A Teacher Induction, Retention and Advancement Pilot Program will be established for specified first-year teachers. Also, the maximum state matching stipend for teachers who hold National Board Certification increases from $2,000 to $4,000.
A Teacher Induction, Retention and Advancement Pilot Program will be established for specified first-year teachers. Also, the maximum state matching stipend for teachers who hold National Board Certification increases from $2,000 to $4,000. (Photo by: Nate Pesce / Patuxent Publishing)

Excellent school teachers are made, not born. That's the lesson of several recent studies examining the degree to which classroom experience improves teacher quality. While the conventional wisdom has long been that teacher quality is fixed after an initial make-or-break period of a few years, researchers are now understanding that teacher quality improves with every year of experience and should be recognized. This echoes sentiments long expressed by teachers themselves.

It's a particularly important lesson in Maryland right now, where teacher attrition is a well-documented problem. In each of the last five school years, Maryland public school teachers have left the school system at an annual rate of 5.5 percent to 7 percent each year, with the largest number of departures coming from the category of teachers with less than 5 years of experience.


Teachers who leave the profession after just a few years take with them tens of thousands of dollars of public investment in teacher quality. The cost of teacher attrition per year in just Baltimore City and Prince George's County was estimated in 2007 by the National Commission on Teaching and America's Future to be more than $19 million and $23 million respectively, indicating the state-wide cost today may well be above $100 million per year. Teacher attrition disproportionately affects low-income and minority school districts in Maryland, as is true nationwide, making this issue central to the education equity conversation.

As Maryland's Commission on Innovation and Excellence in Education Commission, known popularly as the Kirwan Commission, winds down over the next few months, much attention will be paid to the commission's recommendations on funding — a hefty $2.9 billion increase has already been recommended by consultants — and the formula for determining allocation of funds, as well as the responsibility to pay them between state and local jurisdictions. This attention is certainly justified. However, other reforms from Kirwan, like those that should be made in teacher recruitment, development and retention, which require little funding increase, could have just as much if not more impact over the long run. Kirwan is providing an opportunity to introduce sweeping changes to the teaching profession in Maryland, including changes that will address the attrition problem.

Baltimore area schools work to hang on to new teachers

Kristyn Ferguson is looking forward to the start of the school year, but she's worried. She is a 2013 college graduate who has never taught in a public school. She's unsure what to expect, and — perhaps more importantly — she's uncertain about exactly what is expected of her.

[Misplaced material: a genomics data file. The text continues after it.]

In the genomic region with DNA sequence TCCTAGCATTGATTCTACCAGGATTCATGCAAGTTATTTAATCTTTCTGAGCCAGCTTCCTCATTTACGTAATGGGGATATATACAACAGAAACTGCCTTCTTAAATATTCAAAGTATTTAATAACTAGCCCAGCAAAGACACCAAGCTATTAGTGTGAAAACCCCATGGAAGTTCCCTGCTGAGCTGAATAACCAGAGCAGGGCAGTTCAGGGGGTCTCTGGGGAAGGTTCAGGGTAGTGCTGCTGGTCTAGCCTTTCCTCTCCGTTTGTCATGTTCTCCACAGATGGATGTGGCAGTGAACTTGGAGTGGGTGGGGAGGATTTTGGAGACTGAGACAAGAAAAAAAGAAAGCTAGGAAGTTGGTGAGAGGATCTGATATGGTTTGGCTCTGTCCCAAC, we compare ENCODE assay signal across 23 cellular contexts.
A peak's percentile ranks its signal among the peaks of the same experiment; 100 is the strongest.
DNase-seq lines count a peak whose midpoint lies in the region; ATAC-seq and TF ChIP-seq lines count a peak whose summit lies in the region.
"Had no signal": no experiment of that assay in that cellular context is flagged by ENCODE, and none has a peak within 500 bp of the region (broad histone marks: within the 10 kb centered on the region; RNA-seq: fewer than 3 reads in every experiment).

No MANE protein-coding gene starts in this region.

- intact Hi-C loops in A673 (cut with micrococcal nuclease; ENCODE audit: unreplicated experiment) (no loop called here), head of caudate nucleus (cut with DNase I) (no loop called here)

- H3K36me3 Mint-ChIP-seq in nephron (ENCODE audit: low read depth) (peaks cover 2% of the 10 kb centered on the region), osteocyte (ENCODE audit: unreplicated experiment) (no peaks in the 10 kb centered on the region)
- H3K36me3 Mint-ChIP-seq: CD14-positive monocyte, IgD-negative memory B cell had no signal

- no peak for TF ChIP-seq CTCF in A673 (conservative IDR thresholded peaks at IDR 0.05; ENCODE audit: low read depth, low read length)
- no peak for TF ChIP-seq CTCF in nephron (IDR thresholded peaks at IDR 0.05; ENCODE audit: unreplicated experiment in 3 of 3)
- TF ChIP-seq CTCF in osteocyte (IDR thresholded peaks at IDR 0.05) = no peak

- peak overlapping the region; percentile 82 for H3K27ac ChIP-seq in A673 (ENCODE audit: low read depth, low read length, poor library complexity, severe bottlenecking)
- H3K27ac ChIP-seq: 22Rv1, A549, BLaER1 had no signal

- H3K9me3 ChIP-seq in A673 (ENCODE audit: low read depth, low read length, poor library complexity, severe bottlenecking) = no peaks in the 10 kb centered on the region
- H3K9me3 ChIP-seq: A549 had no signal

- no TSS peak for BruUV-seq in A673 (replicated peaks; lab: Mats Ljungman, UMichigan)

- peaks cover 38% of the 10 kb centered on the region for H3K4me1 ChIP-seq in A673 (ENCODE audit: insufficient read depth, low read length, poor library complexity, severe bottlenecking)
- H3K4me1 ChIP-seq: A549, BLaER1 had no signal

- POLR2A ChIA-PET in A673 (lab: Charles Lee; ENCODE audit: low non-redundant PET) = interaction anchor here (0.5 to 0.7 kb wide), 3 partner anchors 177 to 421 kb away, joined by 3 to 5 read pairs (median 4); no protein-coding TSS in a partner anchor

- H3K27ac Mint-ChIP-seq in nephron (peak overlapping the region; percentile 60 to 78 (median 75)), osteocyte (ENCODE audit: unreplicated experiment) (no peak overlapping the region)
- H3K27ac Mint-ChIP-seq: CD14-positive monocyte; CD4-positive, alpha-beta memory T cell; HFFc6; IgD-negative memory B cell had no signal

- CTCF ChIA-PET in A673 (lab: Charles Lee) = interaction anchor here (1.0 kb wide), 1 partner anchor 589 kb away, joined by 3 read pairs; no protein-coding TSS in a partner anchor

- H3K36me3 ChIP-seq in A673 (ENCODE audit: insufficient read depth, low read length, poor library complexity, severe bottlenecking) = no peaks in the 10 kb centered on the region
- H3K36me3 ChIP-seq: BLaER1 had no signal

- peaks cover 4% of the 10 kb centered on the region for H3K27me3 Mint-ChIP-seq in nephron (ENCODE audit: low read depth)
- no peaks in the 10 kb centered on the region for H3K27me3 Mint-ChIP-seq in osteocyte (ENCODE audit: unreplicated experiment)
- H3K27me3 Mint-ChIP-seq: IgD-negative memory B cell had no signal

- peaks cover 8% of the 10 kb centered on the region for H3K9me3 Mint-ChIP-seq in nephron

The Learning Policy Institute (LPI), a research organization connected to Stanford University, publishes reports and interactive tools related to teacher attrition and other professional issues. Maryland, accustomed to being among the best in national public-school rankings, ranks in the lowest quintile in a number of rankings that LPI has found help us to understand why some states develop teacher shortages. Maryland is in the worst quintile for working conditions, teacher qualifications (for high numbers of inexperienced and uncertain teachers) and for concentration of both uncertified and inexperienced teachers in high-vs.low-minority schools.

Kirwan received a list of nine "building block" recommendations from the National Commission on Excellence in Education, several of which address the teaching profession. The April Kirwan hearing focused on how Maryland can attract top-quality teachers to fill every position. In my view, this must include a specific focus on ensuring that any reforms lead to better teacher retention.

Harvard's Project on the Next Generation of Teachers found that three-core proficiencies beyond early-career mentorship lead to teacher satisfaction and retention: 1) ample time to collaborate with other faculty and staff, 2) strong and supportive principals, and 3) a common vision that's shared and executed by staff. Long-time teachers emphasize that local decision-making, collaboration and the opportunity to work together on in-house professional development are crucial steps to creating a more supportive and successful environment for teachers.

Teacher pay and retention, pools, libraries dominate Harford virtual town hall budget session

Harford County faces a severe shortage of highly qualified teachers that will only get worse if more funding is not provided to the public school system, warned several participants in County Executive Barry Glassman's virtual town hall budget meeting Thursday night.

This vision of a collaborative environment with ample time for mentorship and development stands in contrast to the clock-punching stress new teachers in Maryland schools face today. To meet the goal of innovative and excellent 21st education, we must ensure that we follow through on the opportunity with Kirwan to make reforms to teacher recruitment, training and working conditions in line with this vision. We can measure our success in part through the metrics of teacher attrition and retention.

Rob Johnson is director of purchasing and supply services for Prince George's County Public Schools and a former associate general counsel for Baltimore City Public Schools. His email is robjohnsonjr81@gmail.com.